Disease that has spread and has not completely responded to treatments.

MIBG or meta-iodobenzylguanidine scans

A scan that uses a chemical with small amounts of radioactive iodine to find neuroblastoma tumors.

MIBG therapy

A combination of MIBG and a radioactive iodine (I-131) that delivers targeted radiation therapy to tumor cells through an IV to destroy the cells.

MRI or magnetic resonance imaging scan

A scan that uses magnets, radio waves, and computers to take a series of detailed pictures of the inside of the body.


Mouth sores that are caused by chemotherapy medications and radiation therapy to the head and neck and affect the lining of the gastrointestinal tract.

MYCN amplification

Tumors with more than 10 copies of the MYCN gene. Tumors, such as neuroblastoma, that are MYCN-amplified are more likely to spread in the body and less likely to respond to treatment.


High-dose chemotherapy given during the consolidation phase of high-risk neuroblastoma treatment.


Feeling sick to the stomach or queasy, or having an upset stomach, that may lead to vomiting or throwing up.

Neoadjuvant chemotherapy

Chemotherapy used before surgery.

Nervous system

A network of nerve tissue in the body. It includes the central nervous system (the brain and spinal cord), the peripheral nervous system (nerves that go from the spinal cord to the rest of the body), and other nerve tissue.


Early or immature forms of nerve cells that usually grow into mature nerve cells.


White blood cells that are important in defending the body from infection and invading cells.


A low neutrophil count (less than 500).

Non–high-risk neuroblastoma

Low- or intermediate-risk neuroblastoma.

Objective response or OR

Means a patient had a complete or partial response to treatment.


A gene that is a changed form of a gene involved in growth of normal cells and may cause the growth of cancer cells.

Oncology nurse

A person trained to care for patients with cancer in the hospital and the clinic.


A patient who visits a healthcare facility for diagnosis or treatment and stays for less than 24 hours and usually doesn’t spend the night there.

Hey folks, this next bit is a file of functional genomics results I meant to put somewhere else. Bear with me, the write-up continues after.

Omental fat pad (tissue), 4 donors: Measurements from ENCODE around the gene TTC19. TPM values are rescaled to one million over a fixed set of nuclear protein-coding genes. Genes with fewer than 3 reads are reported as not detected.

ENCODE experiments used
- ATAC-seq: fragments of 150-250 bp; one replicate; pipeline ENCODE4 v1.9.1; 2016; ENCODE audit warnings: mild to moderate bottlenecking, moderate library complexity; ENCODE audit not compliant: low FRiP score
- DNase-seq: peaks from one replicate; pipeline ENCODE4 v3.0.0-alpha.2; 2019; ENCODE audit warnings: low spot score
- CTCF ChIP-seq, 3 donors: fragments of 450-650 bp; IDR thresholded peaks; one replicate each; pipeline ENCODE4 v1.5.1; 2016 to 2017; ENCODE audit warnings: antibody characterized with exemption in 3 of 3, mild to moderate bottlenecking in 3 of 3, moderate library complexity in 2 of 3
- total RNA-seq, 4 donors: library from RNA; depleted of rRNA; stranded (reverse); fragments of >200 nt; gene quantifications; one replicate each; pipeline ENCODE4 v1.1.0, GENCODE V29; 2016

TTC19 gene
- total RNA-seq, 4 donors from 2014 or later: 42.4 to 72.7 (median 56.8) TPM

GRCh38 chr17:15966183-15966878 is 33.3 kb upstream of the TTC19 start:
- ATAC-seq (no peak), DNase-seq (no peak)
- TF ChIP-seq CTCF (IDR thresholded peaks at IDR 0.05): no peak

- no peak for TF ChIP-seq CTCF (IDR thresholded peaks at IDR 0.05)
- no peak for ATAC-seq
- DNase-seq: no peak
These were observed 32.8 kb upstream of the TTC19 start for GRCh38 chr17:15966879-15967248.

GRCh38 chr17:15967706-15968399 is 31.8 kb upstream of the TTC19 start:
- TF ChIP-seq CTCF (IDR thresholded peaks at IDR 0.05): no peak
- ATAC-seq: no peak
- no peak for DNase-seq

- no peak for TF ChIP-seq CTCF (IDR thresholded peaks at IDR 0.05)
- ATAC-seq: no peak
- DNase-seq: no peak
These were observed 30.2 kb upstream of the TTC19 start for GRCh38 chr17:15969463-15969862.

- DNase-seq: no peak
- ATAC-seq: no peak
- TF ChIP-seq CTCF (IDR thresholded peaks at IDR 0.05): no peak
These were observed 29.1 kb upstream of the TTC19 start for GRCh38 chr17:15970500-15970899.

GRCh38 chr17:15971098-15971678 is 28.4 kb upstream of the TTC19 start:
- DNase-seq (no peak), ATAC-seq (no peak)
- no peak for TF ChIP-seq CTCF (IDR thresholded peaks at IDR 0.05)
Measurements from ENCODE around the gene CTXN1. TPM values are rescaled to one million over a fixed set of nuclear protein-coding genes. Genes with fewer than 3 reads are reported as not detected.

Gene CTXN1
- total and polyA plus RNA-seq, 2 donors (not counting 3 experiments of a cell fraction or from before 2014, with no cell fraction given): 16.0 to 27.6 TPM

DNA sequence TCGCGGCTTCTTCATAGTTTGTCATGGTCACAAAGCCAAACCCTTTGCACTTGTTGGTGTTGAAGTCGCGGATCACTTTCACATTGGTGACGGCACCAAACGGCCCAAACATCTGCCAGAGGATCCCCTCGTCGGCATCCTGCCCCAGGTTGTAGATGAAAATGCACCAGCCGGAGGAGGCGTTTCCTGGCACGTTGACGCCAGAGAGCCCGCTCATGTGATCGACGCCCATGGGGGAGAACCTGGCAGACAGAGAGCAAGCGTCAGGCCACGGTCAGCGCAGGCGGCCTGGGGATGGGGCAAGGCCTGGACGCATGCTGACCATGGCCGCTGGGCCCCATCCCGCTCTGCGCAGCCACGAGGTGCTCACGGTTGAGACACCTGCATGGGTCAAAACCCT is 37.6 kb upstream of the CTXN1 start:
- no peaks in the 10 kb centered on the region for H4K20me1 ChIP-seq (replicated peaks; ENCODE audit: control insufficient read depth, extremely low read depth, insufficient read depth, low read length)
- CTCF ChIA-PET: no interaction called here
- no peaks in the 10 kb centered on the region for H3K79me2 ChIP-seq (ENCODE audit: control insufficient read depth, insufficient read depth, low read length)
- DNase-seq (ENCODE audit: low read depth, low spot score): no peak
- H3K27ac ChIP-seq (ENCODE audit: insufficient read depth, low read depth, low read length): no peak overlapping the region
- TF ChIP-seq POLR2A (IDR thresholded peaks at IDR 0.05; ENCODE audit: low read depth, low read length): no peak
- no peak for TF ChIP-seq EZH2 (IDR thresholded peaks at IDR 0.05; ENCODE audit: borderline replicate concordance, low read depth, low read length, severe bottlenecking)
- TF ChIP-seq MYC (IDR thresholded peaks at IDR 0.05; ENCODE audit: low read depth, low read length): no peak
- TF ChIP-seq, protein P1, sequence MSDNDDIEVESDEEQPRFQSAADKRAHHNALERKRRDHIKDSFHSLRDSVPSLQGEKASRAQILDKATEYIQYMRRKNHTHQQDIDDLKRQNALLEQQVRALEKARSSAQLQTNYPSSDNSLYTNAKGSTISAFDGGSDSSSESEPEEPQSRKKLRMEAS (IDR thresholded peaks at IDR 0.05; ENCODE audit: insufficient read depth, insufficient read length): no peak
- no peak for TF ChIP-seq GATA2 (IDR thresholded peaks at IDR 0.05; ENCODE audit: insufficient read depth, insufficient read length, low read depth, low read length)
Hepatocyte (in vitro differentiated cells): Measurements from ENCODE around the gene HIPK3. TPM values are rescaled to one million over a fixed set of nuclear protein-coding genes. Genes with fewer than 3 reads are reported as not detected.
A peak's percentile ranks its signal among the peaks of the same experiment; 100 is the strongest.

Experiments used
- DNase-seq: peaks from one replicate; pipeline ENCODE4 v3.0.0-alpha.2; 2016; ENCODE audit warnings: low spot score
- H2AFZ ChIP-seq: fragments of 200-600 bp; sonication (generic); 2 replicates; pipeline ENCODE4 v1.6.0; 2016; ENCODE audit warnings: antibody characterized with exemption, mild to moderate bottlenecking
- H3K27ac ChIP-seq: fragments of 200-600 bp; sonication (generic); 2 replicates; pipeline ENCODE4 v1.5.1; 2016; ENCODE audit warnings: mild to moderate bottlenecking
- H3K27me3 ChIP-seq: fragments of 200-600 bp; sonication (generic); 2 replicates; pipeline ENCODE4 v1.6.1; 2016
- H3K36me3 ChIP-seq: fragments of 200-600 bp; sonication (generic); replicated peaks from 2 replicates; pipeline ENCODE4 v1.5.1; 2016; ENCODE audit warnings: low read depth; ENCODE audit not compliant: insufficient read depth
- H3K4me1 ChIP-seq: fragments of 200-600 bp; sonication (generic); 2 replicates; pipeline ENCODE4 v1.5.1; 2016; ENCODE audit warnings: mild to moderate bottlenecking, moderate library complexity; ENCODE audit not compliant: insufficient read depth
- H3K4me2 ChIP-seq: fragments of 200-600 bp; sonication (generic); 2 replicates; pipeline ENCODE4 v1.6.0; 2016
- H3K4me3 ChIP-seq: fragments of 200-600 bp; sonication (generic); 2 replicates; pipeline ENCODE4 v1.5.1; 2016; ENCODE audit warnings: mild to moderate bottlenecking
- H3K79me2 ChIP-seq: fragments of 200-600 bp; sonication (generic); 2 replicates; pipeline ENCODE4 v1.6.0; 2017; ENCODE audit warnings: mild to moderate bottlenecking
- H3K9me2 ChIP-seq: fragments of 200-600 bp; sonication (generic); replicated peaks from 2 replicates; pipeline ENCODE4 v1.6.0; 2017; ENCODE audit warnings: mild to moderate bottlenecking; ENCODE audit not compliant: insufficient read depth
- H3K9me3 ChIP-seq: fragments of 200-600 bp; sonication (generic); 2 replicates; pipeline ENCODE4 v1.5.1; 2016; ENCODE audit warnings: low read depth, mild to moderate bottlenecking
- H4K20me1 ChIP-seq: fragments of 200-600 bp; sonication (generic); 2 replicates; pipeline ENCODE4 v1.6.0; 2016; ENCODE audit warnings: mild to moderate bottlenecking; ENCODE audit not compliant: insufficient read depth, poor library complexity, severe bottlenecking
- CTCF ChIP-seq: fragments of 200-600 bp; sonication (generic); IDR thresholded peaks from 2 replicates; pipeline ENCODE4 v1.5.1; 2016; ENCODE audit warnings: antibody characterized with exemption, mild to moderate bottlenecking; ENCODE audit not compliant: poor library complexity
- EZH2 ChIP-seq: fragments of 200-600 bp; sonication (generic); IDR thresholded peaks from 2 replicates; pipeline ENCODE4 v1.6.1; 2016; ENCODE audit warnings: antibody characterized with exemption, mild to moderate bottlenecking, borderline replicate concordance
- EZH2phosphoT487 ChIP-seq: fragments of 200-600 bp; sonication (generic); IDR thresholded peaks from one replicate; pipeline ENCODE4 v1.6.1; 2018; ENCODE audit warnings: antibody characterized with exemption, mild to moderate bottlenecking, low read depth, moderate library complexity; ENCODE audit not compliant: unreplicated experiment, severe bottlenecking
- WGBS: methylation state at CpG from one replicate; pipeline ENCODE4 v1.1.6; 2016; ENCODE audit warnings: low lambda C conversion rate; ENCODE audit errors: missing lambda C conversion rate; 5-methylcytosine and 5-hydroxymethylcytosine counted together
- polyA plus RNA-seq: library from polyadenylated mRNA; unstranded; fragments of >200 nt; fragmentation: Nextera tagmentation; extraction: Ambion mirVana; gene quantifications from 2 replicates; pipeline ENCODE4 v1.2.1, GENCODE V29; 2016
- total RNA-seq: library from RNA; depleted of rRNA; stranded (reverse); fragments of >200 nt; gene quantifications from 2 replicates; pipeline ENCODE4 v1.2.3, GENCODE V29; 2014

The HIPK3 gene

Overall survival or OS

Length of time, after either the date of a cancer diagnosis or the start of treatment, that patients are still alive.

Palliative care team

A separate team of oncologists, nurse practitioners, nurses, social workers, and chaplains who specialize in managing symptoms and providing support during a serious illness. They work closely with the healthcare team to improve quality of life for the patient and their family.

Partial response or PR

A decrease in the size of the tumor or extent of cancer in the body.

Pediatric oncologist (also known as the attending physician)

An oncologist who has completed training to provide specialty care, such as cancer care. The attending physician supervises the care team and directs the care plan for your child.

PET Scans

PET Scans may be used in place of MIBG scans if your child's neuroblastoma is not 'MIGB avid'.

Peripherally inserted central catheter or PICC

A central line that is placed through a vein in your child’s arm and that travels up to a large vein above the heart.


Pinpoint, unraised, round red spots under the skin caused by bleeding.


A person with advanced training to prepare medicine and nutritional support for your child. A pharmacist may also provide education on medicines your child receives.

Phase (in a clinical trial)

Part of the clinical research process that answers specific questions about whether a treatment that is being studied works and is safe.

Physical, occupational, or speech therapist

A person with specialty training to work with your child to maintain or recover developmental skills.


Help form blood clots to stop or slow down bleeding.